In the past 18 years, though, things haven't been so great. Jay Bell stuck with the club as the primary shortstop through 1996, but after he was traded to the Kansas City Royals the shortstop position has been manned by Kevin Elster, Kevin Polcovich, Shawon Dunston, Lou Collier, Abraham Nunez, Mike Benjamin, Pat Meares, Enrique Wilson, Jack Wilson, Brian Bixler, Ronny Cedeno, Bobby Crosby and now Brandon Wood.

That's hardly an inspiring group of players, and so we find ourselves in a position where the Pirates have claimed Wood, a former-first round pick with a career on-base-plus-slugging percentage lower than the career slugging percentage that Wagner put up in the Dead Ball Era. Still, fans have talked themselves into being semi-excited about the move. After all, how can anyone be worse than Ronny Cedeno?

Really, though, Wood is just another player in the Andy LaRoche/Lastings Milledge/Jeff Clement mold, though he's probably a longer shot to have a successful big league career than of those three were when they joined the Pirates. He put up some fantastic minor league numbers with the Angles (43 homers in 2005, 23 in 2006, 25 in 2007, and 31 in 2008 as he journeyed from A-ball up through Triple-A) in some very hitter-friendly environments, but he really struggled at the plate in the major league.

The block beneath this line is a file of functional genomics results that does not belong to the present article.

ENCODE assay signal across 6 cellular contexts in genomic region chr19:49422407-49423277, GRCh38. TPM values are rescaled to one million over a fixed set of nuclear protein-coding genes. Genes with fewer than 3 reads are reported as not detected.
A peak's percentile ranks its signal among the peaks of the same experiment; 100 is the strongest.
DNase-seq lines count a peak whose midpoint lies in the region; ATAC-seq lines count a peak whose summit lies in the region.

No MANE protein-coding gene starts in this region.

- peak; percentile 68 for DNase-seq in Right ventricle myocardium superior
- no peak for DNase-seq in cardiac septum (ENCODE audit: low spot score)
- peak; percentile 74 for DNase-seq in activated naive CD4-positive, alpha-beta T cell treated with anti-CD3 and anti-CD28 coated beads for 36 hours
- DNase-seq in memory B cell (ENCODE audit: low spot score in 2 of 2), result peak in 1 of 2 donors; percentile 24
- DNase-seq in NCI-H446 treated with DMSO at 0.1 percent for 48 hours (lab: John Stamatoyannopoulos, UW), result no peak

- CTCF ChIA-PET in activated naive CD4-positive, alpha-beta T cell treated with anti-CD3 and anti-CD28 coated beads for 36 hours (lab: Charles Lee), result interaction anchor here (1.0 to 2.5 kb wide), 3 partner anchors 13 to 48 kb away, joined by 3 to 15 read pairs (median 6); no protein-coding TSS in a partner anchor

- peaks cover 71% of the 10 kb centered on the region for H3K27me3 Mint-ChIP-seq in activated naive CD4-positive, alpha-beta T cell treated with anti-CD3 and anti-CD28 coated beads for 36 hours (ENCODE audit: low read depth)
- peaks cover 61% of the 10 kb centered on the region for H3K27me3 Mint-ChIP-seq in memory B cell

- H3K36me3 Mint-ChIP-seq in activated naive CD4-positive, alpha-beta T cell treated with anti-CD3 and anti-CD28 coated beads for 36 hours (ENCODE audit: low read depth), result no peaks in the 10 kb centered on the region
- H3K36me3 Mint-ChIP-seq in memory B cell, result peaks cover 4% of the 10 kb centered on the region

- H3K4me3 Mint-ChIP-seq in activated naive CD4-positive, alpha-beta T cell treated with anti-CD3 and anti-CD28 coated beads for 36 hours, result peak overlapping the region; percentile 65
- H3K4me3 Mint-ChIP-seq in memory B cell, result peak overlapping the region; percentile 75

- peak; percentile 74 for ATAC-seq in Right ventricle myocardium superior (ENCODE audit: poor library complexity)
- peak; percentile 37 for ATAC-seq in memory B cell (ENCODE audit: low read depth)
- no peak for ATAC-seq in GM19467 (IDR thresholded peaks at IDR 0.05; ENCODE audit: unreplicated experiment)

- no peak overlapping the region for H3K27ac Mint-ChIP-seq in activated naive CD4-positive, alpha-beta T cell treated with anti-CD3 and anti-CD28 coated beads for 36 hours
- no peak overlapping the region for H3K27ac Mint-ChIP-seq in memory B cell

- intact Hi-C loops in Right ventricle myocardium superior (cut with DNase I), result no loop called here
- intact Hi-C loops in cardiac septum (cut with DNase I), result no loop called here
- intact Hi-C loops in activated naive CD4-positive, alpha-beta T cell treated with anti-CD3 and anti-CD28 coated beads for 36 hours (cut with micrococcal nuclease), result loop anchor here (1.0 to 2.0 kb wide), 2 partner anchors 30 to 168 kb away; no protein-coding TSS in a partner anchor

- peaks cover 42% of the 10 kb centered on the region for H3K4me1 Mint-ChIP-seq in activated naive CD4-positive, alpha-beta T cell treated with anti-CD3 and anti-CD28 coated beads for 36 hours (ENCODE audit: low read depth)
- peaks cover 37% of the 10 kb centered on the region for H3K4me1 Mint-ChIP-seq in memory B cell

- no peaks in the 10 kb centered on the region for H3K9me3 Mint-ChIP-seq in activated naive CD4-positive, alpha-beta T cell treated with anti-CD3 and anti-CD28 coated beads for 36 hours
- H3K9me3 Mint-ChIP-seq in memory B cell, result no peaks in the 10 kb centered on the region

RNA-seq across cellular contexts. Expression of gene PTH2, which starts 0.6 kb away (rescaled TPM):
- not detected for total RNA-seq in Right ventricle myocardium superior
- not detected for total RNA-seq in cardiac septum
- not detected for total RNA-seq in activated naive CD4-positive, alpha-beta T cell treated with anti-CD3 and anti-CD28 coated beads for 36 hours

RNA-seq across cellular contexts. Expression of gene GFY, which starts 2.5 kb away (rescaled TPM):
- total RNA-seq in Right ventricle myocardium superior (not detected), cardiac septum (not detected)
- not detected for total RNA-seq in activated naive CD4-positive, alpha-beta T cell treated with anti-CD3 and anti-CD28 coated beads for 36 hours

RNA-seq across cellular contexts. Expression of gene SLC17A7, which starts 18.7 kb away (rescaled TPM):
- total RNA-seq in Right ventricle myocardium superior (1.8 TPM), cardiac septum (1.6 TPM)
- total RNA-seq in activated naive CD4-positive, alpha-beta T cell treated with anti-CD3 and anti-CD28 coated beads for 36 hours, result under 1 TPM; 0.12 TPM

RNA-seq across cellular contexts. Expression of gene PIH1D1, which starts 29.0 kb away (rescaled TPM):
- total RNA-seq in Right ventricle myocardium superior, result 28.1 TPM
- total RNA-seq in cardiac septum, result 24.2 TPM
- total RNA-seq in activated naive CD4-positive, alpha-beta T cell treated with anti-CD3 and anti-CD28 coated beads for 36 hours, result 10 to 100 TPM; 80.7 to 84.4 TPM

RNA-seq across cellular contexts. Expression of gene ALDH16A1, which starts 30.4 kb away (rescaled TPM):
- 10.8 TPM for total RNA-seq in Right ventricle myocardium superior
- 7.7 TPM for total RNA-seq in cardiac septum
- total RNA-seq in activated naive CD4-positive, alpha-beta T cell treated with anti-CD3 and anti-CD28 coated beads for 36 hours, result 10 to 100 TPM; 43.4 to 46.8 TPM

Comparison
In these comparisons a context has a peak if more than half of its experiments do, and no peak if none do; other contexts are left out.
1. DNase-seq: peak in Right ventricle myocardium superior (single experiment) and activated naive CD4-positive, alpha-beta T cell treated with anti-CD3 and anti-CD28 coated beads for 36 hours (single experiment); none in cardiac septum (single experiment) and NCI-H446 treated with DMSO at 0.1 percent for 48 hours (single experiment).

How bad of a hitter was Wood in Los Angeles? Put it this way; in four games with the Pirates, Wood has drawn two walks. That's just four shy of his career high for any season. He walked six times in 243 plate appearances last year and only 13 times total in 494 plate appearances with the Angels. By comparison, he struck out 154 times in the same span. The Pirates' hope is that regular playing time will help Wood out of his funk, but it's hard to see how he's going to overcome what seems to a huge issue with pitch recognition.